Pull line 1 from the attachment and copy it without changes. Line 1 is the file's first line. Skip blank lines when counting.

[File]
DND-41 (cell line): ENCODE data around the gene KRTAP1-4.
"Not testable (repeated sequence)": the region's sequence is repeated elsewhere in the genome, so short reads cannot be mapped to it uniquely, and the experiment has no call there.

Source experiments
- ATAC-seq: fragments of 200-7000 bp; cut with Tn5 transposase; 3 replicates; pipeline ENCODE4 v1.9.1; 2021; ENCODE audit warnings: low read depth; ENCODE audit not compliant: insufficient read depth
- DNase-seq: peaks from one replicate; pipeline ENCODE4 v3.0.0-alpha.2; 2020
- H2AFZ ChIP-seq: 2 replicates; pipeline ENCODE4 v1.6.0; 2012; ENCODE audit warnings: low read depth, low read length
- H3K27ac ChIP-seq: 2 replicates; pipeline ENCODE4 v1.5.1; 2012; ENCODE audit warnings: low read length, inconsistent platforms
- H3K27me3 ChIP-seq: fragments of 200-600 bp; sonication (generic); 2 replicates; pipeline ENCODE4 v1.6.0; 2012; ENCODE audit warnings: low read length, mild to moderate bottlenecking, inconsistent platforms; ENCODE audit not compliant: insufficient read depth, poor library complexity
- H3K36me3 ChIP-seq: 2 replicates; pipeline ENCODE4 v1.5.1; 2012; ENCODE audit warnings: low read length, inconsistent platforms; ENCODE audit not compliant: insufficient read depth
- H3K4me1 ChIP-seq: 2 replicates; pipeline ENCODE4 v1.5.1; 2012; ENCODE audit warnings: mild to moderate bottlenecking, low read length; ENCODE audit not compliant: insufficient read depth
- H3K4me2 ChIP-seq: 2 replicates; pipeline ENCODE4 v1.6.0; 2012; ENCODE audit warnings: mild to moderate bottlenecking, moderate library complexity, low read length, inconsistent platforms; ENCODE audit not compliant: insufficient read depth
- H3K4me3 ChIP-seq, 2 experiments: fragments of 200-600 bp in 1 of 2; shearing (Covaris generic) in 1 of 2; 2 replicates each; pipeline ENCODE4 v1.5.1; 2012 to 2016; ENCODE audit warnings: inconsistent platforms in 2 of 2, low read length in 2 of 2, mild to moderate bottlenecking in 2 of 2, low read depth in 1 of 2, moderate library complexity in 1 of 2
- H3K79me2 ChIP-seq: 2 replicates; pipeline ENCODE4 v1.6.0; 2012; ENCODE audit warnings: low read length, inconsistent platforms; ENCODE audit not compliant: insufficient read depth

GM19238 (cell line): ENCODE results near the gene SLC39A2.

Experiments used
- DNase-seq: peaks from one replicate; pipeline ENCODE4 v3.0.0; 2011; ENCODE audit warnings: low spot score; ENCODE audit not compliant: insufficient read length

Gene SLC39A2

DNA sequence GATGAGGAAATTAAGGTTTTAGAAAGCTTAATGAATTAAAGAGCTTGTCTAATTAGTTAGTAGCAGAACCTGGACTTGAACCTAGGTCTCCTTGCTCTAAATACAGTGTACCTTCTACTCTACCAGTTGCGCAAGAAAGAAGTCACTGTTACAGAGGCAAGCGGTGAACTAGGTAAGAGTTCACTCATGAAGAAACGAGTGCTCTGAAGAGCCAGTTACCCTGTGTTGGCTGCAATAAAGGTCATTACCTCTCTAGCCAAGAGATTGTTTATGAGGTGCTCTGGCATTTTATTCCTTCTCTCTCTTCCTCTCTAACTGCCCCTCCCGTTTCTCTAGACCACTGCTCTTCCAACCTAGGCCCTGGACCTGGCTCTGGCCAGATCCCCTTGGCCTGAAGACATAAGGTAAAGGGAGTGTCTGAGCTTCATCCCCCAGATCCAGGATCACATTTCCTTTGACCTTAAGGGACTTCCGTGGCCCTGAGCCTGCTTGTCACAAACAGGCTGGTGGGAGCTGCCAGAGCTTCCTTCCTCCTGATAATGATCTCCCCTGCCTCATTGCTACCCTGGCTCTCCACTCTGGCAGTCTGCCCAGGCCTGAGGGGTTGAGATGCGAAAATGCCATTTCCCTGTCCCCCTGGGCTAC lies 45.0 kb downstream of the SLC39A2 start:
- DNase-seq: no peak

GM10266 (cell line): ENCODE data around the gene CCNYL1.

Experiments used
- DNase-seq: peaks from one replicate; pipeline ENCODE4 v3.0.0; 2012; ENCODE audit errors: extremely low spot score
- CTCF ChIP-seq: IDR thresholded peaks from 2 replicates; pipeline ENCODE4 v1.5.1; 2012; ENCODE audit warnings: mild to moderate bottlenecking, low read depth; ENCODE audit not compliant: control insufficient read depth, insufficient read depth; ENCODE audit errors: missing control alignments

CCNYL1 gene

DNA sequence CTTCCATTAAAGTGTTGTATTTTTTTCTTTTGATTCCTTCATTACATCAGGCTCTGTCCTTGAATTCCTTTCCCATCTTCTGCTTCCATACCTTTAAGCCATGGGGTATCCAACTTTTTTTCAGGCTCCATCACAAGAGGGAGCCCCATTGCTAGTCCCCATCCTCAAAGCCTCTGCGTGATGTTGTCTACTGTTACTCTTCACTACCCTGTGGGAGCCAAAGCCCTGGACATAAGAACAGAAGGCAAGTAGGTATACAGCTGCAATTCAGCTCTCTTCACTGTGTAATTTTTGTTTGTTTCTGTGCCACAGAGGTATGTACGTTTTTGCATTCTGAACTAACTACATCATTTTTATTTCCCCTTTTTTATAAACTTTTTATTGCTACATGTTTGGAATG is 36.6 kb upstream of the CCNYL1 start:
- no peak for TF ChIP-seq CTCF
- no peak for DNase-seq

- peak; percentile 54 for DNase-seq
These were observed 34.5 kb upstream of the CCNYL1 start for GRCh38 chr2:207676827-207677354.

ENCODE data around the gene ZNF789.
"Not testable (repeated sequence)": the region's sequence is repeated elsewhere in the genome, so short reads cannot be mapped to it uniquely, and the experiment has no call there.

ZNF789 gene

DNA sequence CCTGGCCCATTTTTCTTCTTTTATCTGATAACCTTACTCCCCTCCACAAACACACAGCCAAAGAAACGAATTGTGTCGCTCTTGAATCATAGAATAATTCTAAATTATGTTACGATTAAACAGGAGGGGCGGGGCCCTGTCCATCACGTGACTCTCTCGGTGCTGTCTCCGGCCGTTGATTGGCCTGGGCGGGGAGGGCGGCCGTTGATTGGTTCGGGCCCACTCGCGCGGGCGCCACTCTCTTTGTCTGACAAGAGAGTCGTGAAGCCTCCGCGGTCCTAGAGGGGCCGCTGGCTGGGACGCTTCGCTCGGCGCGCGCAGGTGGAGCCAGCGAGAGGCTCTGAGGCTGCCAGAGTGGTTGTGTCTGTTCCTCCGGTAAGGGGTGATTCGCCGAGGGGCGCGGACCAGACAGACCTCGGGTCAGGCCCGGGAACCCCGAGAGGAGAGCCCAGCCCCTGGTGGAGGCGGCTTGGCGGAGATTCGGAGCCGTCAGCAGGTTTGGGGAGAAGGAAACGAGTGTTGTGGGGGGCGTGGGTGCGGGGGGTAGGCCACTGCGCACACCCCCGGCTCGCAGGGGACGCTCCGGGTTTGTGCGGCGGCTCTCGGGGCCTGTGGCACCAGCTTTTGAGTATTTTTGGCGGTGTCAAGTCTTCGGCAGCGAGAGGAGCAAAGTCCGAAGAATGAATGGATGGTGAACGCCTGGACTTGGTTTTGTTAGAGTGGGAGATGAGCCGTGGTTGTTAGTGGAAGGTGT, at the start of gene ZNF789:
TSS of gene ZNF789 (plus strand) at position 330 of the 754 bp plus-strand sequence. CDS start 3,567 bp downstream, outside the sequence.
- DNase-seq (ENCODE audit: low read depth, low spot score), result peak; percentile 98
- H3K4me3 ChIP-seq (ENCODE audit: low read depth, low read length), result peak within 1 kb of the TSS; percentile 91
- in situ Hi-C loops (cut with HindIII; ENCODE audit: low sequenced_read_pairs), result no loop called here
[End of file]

DND-41 (cell line): ENCODE data around the gene KRTAP1-4.